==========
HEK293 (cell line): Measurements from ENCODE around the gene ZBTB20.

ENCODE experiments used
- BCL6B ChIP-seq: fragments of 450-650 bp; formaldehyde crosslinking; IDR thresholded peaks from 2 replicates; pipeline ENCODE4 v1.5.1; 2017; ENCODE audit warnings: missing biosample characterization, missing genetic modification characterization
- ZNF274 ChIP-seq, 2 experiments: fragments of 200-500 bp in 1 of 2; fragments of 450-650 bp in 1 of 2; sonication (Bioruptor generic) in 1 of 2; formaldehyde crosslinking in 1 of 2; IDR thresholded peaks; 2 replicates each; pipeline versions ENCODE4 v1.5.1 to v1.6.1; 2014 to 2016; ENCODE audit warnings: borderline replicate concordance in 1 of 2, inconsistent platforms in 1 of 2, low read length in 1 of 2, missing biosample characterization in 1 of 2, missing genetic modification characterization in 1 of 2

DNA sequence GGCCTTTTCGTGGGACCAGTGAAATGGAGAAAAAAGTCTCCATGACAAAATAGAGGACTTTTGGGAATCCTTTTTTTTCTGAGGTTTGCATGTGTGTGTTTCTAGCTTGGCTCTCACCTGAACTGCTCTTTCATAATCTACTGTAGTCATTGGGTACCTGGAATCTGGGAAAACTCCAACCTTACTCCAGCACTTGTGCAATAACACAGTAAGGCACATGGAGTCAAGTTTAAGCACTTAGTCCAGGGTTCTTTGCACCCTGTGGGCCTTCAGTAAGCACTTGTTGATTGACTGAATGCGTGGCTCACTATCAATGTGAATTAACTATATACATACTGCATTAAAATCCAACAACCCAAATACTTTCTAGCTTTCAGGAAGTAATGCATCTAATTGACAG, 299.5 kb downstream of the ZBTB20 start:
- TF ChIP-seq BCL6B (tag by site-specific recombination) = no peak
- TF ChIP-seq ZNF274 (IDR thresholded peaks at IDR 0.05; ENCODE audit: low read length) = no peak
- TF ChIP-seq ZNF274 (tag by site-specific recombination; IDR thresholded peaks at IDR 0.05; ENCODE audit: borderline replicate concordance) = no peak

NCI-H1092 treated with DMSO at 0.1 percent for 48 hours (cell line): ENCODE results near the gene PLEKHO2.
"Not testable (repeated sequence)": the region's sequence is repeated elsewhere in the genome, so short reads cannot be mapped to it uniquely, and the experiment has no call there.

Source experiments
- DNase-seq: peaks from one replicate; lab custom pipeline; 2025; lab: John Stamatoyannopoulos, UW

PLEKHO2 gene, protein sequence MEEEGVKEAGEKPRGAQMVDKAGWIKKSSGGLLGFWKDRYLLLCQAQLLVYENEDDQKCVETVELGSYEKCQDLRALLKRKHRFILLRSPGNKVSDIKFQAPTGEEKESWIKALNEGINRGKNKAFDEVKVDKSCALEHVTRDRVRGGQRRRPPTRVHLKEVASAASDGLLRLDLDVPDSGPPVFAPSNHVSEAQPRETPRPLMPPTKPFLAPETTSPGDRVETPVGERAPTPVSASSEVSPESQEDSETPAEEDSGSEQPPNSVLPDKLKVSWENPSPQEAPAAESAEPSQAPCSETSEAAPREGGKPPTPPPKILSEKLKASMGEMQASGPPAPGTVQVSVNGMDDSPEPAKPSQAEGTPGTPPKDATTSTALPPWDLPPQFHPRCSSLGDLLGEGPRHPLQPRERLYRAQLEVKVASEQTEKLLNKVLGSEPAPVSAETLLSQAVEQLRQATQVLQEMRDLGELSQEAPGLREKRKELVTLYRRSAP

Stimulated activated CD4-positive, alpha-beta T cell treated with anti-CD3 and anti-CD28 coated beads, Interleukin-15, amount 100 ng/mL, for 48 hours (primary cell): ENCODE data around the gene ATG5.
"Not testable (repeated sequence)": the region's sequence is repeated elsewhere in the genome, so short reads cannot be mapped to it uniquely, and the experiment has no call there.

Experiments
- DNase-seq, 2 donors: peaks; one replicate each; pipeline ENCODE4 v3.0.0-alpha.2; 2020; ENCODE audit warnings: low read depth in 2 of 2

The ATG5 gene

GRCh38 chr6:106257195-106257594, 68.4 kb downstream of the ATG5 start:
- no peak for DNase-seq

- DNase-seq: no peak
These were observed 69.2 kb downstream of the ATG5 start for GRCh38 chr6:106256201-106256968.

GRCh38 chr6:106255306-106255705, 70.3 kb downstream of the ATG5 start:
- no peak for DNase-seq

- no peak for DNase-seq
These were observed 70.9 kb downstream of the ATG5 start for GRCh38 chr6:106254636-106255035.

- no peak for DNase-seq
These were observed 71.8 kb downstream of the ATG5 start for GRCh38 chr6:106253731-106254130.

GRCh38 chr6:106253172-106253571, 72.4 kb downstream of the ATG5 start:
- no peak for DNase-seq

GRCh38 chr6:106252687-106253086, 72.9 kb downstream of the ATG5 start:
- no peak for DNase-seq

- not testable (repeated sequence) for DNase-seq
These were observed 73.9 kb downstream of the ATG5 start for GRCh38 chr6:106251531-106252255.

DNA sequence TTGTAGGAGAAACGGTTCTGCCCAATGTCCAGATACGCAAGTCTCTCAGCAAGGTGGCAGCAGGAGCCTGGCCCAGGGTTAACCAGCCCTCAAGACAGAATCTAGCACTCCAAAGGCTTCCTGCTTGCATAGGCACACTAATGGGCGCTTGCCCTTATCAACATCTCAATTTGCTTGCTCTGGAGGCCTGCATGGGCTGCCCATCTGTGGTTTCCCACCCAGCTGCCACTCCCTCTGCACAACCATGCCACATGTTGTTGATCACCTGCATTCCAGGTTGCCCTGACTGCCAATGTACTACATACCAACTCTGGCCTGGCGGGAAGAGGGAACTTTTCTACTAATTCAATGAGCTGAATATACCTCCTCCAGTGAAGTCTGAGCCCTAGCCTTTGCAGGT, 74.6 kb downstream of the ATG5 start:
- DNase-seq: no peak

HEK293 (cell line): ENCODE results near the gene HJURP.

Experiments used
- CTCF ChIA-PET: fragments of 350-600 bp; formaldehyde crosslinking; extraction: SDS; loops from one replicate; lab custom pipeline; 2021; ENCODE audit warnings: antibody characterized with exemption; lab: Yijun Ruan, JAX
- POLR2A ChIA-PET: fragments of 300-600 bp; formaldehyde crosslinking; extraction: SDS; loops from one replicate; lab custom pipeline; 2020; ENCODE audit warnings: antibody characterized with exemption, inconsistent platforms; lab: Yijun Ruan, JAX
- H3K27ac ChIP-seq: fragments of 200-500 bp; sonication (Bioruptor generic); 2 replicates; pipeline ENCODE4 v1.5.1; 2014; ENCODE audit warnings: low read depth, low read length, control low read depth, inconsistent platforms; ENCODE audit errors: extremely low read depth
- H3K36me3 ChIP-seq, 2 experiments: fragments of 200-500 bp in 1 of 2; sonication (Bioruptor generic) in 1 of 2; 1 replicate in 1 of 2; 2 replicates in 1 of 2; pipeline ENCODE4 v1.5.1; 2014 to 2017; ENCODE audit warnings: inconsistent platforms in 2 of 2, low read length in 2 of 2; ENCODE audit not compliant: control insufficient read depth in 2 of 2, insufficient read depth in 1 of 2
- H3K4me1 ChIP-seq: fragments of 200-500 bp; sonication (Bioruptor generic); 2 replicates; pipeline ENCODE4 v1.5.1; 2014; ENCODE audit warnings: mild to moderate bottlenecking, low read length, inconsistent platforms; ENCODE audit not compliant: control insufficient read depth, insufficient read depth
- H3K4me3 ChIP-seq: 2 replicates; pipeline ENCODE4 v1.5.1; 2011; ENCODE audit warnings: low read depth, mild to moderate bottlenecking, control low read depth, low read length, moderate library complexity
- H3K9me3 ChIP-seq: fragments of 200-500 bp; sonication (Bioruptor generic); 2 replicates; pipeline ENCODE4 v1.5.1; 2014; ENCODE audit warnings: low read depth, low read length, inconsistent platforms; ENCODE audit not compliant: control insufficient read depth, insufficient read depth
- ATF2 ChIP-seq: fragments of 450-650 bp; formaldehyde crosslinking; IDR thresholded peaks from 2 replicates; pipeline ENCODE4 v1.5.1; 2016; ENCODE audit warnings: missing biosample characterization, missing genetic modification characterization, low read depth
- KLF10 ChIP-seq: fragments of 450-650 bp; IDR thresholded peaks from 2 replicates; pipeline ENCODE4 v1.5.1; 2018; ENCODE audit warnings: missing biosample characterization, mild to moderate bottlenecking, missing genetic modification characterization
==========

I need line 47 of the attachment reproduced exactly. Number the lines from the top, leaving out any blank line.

- KLF10 ChIP-seq: fragments of 450-650 bp; IDR thresholded peaks from 2 replicates; pipeline ENCODE4 v1.5.1; 2018; ENCODE audit warnings: missing biosample characterization, mild to moderate bottlenecking, missing genetic modification characterization